Understanding Property Deeds and Protecting Your Ownership Rights
I. A Brief Overview of Real Estate Transactions
Thinking of purchasing, selling, or gifting a piece of real estate property in Florida without hiring an attorney*? Think again! The type of deed you obtain or prepare has some different advantages and drawbacks you should be aware of. This article explains the different kinds of deeds that are used to transfer property to a new owner during a real estate transaction and the ownership rights that come with each deed.
Back in the 1500’s** claiming real estate ownership was very hostile. While real estate transactions have progressively improved over the past few centuries, there are times where heated disputes still arise during the process. In many instances, these disagreements tend to come up when another person claims to have an interest in the property you are trying to purchase, sell or give away to a friend, loved one, business, or charitable organization. If you understand the type of deed you’re giving or receiving, then you will know in advance the risks and benefits that come with each deed.
Familiarizing yourself with the following real estate terms and definitions will help you understand the different types of deeds and the ownership rights transferred during a real estate transaction:
1. Chain of Title – history of ownership
2. Clear Title – the property is free and clear of encumbrances, liens, and levies from creditors and other parties
* Real estate attorney Kimberly Soto’s experience includes representing buyers and sellers in residential real estate transactions, representing investors in the purchase and sale of hotels, apartments, condominiums, single-family homes, shopping centers, subdivision and mobile-home developments. It also includes drafting purchase and sale agreements as well as reviewing and identifying issues contained in contracts, title, and loan underwriting. For more information, review the "Real Estate Must Know" playlist contained on The Soto Law Office, P.A. YouTube Channel.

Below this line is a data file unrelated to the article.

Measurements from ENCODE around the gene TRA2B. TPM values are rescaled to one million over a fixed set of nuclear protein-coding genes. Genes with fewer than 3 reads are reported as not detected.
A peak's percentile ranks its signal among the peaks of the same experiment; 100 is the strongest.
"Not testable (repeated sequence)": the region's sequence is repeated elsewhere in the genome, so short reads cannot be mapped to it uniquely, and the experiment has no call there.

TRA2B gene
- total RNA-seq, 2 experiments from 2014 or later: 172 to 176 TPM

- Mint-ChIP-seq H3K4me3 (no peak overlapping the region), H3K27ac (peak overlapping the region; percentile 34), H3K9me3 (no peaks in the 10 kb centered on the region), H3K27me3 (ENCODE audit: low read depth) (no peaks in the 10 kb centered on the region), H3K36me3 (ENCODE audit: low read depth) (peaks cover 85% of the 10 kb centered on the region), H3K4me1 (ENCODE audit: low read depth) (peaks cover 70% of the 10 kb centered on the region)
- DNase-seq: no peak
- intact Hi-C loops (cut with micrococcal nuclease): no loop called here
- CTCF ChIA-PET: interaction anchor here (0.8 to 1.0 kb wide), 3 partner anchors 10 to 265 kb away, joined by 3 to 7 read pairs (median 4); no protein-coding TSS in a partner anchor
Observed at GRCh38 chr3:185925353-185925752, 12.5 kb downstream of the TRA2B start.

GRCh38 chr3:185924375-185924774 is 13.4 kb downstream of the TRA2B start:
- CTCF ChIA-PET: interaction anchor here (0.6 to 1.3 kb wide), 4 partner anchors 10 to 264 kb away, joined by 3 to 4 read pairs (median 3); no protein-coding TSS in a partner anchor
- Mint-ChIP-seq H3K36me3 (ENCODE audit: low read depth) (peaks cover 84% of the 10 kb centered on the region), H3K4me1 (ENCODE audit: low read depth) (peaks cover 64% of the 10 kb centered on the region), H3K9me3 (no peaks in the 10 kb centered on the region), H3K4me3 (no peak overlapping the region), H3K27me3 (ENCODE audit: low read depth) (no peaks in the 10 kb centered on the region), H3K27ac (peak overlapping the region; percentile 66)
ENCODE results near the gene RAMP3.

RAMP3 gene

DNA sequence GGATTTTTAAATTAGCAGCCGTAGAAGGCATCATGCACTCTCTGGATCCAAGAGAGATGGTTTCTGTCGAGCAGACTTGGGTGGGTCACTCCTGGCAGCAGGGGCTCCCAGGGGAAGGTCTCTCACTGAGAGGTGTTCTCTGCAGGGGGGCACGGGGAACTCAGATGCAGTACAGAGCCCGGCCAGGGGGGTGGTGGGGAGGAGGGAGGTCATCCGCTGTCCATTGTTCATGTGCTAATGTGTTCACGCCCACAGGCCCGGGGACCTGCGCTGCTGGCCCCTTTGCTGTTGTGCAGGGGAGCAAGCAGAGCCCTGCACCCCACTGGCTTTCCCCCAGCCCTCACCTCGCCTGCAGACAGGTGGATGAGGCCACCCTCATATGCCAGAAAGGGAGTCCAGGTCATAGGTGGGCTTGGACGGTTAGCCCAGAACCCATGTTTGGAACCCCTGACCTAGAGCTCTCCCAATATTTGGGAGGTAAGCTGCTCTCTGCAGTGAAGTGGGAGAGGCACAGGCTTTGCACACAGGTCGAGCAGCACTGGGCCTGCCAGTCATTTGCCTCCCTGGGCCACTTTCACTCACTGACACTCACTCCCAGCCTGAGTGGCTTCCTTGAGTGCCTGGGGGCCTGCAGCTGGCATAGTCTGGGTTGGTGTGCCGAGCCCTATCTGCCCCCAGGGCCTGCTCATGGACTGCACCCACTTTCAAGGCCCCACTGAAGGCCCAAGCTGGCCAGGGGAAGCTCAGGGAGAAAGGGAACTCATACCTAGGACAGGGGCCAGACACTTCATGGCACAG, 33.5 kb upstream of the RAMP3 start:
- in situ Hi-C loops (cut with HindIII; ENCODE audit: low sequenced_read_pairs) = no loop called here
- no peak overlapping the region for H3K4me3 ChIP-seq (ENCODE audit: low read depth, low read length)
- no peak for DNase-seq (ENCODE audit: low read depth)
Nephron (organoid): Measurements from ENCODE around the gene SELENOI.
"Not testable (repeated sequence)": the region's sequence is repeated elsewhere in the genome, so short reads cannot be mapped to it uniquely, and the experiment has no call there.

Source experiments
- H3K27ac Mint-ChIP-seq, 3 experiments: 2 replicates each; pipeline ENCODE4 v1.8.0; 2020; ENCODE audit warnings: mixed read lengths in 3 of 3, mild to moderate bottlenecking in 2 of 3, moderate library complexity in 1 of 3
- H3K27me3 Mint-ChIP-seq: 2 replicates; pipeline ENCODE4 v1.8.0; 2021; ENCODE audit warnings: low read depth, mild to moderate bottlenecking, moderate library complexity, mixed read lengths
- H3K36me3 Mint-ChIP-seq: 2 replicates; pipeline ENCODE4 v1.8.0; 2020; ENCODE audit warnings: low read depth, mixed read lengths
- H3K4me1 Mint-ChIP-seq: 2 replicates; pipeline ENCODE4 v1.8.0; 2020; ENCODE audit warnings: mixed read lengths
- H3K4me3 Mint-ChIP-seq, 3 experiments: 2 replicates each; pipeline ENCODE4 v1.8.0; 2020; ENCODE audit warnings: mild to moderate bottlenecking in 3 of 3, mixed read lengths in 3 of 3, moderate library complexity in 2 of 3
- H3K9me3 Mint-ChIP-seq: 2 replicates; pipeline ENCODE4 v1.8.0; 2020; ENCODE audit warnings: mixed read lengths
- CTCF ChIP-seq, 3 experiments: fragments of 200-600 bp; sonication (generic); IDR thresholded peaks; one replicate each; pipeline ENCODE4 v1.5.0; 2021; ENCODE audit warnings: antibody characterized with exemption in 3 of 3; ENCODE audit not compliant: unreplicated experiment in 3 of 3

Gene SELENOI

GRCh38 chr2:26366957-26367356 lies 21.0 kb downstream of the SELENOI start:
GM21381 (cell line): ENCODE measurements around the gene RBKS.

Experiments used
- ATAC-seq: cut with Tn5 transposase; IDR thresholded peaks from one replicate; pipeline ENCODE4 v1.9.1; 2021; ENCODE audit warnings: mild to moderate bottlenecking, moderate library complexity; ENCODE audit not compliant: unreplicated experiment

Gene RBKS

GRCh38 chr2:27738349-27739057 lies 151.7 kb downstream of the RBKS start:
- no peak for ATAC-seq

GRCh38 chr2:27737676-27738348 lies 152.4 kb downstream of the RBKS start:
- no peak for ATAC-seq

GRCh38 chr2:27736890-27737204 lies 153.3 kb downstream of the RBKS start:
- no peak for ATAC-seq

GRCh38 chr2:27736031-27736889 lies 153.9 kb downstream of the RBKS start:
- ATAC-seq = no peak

** For a history of land ownership in Florida, review “European Exploration and Colonization.”
3. Convey –to transfer or pass on to another
4. Covenant – a promise in a written real property contract or deed (e.g., a covenant of warranty guarantees the title to the property is free of any claims against it)
5. Deed – a legal document used to convey interest in real estate property from one person or entity to another
6. Encumbrance – any claim, limitation or liability upon a property that restricts an owner from transferring clear title
7. Interest in real estate – a person's or entity's entitlements in a property
8. Grantee – the person (usually Buyer) taking the title (ownership) or interest in a property
9. Grantor – the person (usually Seller) conveying an interest in a property to another person
10. Real property (also known as real estate) – a piece of land along with anything growing, affixed to, or built on it
11. Recording - submitting documents to the appropriate County Recorders or Recorder of Deeds office for recordation in the public records
12. Warranties – a written statement where a seller guarantees to a buyer his or her right to transfer ownership and ensures no one else has an entitlement to the property
II. Deed Types and Their Respective Benefits & Drawbacks
A Warranty Deed provides the Grantor an opportunity to warrant to the Grantee that there are no issues with the real property. For example, the Grantor may warrant that there are no title defects with the real estate, or the Grantor may warrant that the Grantor has the right to convey the real property to the Grantee.
A Special Warranty Deed provides the Grantor an opportunity to warrant to the Grantee that there are no issues with the real property since the Grantor ob